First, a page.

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What To Do If Your Child Is A Bully?


Tammy, a mother of a 10-year-old girl received a call from her daughter’s school last week. The first thing that came to Tammy’s mind was perhaps her daughter had forgotten to do her homework again. However, the administrator on the other side shared something much more disconcerting which was that her daughter had been involved in several bullying cases at her school. Name-calling, taking students’ lunches forcefully, and even physically hurting other students—bullying you often hear about but in this case, the bully was my own 10-year-old daughter! I hung up the phone with mixed emotions; anger, denial but most of all confusion about how I should handle this entire situation.

If asked, most parents are usually concerned about their children getting bullied rather than their child doing the bullying. No parent ever wants to hear or even believe that a sweet innocent child could be the one causing harm to others. Rather than feeling ashamed or in denial, as a parent, you need to tackle the issue head-on. Here are some effective ways you can handle the situation:

  1. Reasons

If children bully others, it might be a sign that they are in some sort of distress themselves. Perhaps they feel anxious, impulsive, and have trouble regulating their emotions. Ask yourself and then ask them about what could be bothering them. Are they also being bullied by someone at school or home? Are they seeking attention from their teachers, classmates, or parents? Is there something else that is making them want to hurt others? Does the child feel powerless and therefore feel the need to bully others? Once you find out their point of view, you will be able to better guide them to stop bullying and build appropriate friendships.

  1. Communication

Once you find out the reason(s) why your child is bullying others, communicate and discuss ways that they can make a change in their behavior. Go through or even act out social scenarios that your child may come across and discuss better ways to deal with them. Come up with various solutions together and give clear examples of how your child should respond.

  1. Evaluate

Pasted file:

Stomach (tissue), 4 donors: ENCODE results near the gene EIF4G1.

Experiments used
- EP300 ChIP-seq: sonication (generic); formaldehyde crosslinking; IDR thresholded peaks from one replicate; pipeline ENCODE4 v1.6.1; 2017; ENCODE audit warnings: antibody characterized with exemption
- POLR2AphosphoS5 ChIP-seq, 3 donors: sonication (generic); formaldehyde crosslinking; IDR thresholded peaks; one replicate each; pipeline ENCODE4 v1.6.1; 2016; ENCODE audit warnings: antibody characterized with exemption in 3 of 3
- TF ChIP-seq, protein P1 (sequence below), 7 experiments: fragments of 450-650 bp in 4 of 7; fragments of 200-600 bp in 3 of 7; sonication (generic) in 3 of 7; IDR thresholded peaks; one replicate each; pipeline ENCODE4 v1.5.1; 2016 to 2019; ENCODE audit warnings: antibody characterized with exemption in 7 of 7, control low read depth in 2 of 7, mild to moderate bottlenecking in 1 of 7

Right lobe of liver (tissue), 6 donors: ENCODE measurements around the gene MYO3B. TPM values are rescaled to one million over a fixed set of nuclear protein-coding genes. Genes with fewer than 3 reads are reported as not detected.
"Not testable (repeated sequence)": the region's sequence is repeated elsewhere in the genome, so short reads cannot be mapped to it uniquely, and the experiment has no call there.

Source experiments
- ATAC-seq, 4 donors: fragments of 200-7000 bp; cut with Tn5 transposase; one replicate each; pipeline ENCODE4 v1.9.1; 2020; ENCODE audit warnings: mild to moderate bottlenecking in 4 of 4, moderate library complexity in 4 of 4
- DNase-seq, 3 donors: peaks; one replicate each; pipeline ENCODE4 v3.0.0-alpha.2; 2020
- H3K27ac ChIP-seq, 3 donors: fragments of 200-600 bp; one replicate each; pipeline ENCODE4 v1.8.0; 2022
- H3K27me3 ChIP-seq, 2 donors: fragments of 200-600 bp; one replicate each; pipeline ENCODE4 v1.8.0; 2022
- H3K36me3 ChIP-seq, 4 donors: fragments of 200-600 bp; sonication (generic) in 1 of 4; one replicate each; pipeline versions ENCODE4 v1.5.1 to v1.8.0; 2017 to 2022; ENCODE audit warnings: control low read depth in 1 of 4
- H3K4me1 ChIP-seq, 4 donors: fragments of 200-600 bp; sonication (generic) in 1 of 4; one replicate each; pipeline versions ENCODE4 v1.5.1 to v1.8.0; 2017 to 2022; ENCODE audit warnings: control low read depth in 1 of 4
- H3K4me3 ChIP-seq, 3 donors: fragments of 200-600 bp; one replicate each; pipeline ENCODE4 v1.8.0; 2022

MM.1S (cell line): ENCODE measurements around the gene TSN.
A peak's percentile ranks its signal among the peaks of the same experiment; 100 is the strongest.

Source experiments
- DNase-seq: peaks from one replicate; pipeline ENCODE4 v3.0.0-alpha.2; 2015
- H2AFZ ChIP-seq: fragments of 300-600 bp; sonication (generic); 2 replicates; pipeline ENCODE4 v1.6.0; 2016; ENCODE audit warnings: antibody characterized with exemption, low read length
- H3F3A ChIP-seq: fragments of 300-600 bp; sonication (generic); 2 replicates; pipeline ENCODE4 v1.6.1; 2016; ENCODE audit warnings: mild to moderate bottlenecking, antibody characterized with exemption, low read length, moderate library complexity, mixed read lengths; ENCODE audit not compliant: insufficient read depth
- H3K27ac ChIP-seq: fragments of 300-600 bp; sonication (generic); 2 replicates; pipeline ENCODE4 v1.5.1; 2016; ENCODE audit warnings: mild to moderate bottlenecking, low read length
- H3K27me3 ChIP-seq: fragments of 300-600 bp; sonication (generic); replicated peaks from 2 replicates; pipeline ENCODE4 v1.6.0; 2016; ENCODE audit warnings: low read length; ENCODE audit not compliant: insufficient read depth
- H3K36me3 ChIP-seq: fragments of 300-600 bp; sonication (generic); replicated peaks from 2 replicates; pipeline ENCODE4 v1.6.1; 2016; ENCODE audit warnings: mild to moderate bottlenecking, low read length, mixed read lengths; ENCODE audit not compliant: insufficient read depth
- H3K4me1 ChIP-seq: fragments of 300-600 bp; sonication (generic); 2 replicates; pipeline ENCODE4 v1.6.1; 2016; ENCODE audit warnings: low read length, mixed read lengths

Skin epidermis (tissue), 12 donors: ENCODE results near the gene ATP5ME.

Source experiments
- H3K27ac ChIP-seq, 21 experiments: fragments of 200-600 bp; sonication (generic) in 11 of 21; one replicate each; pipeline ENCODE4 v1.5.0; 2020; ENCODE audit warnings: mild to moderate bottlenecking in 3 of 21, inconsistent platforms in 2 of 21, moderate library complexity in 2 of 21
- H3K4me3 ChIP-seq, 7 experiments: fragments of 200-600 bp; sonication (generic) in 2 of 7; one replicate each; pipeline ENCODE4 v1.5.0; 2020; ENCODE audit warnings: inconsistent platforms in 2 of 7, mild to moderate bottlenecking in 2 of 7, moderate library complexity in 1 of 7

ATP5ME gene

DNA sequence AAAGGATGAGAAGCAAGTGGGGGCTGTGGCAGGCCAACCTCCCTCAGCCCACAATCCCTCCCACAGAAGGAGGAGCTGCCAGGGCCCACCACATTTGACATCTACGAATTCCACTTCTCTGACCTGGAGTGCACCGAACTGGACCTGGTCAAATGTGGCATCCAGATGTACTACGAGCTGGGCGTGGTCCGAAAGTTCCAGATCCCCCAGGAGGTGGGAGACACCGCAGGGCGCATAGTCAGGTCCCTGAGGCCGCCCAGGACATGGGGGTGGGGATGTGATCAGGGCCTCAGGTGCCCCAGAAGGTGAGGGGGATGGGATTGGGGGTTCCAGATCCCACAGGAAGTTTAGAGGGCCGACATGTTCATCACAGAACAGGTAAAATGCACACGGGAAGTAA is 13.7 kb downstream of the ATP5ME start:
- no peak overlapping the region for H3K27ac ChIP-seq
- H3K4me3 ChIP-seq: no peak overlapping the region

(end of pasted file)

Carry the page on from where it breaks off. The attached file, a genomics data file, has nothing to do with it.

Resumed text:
Maybe you feel that you are an ace at the parenting game but your child may feel differently. It is possible that you or another family member is bullying your child without even being aware of it. If a child sees family members acting aggressively by name-calling, hitting, and yelling, they would get influenced in doing the same to others. It’s important to not only teach respect to your kids but also model it yourself at home.

  1. Consequences

It’s important to have repercussions for bullying which could include apologizing to the children that they bullied or having a privilege such as video games or other screen time should be taken away for a short period of time. Any punishment you give should be meaningful and for a limited amount of time for it to be effective.

  1. Monitor

Monitor your child’s behavior by staying in touch with teachers or other parents whose kids have been affected. Let your child know that you will be keeping an eye on them and be clear about your expectations and consequences in case of recurrent bullying incidents. If it gets too much for you to handle, then seek help from a professional.


What You Can Do Next?

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Register for my free training, ‘How To Bring Peace and Calm To Your Home & Help Support Your Child’s Emotions Without Resorting To Yelling”.

I will support you with some easy tips to help you and your family, as well as provide you with some potential solutions in a free strategy session.

You will get some great information but also if there is a fit you will be offered a spot in our Masterclass 6 Month Program.




Internationally Recognised Emotional Literacy & Mindfulness Expert Tenille Bentley is the founder of The Emotional Literacy and Mindfulness Academy and the author of the children’s emotional literacy books with Jazzy and Pinky and The Energy Ball. Giving children a wonderful introduction to understanding their emotions and what to do with them.

Tenille has been featured on Channel 9 News and other major outlets. Her work has been recognized in the community by The Governor of Western Australia, The Prime Minister of Australia, and Australian Financial Review.

As a child, she experienced severe anxiety and emotional traumas as well as bullying which left her feeling isolated and unable to understand why she was feeling the way she did. As an adult, this impacted her ability to make healthy decisions because she didn’t have the tools to understand her emotions.

This is why she is passionate about equipping parents with the tools to support their children to make better decisions in life and healthy ones to help support and create a balanced home life.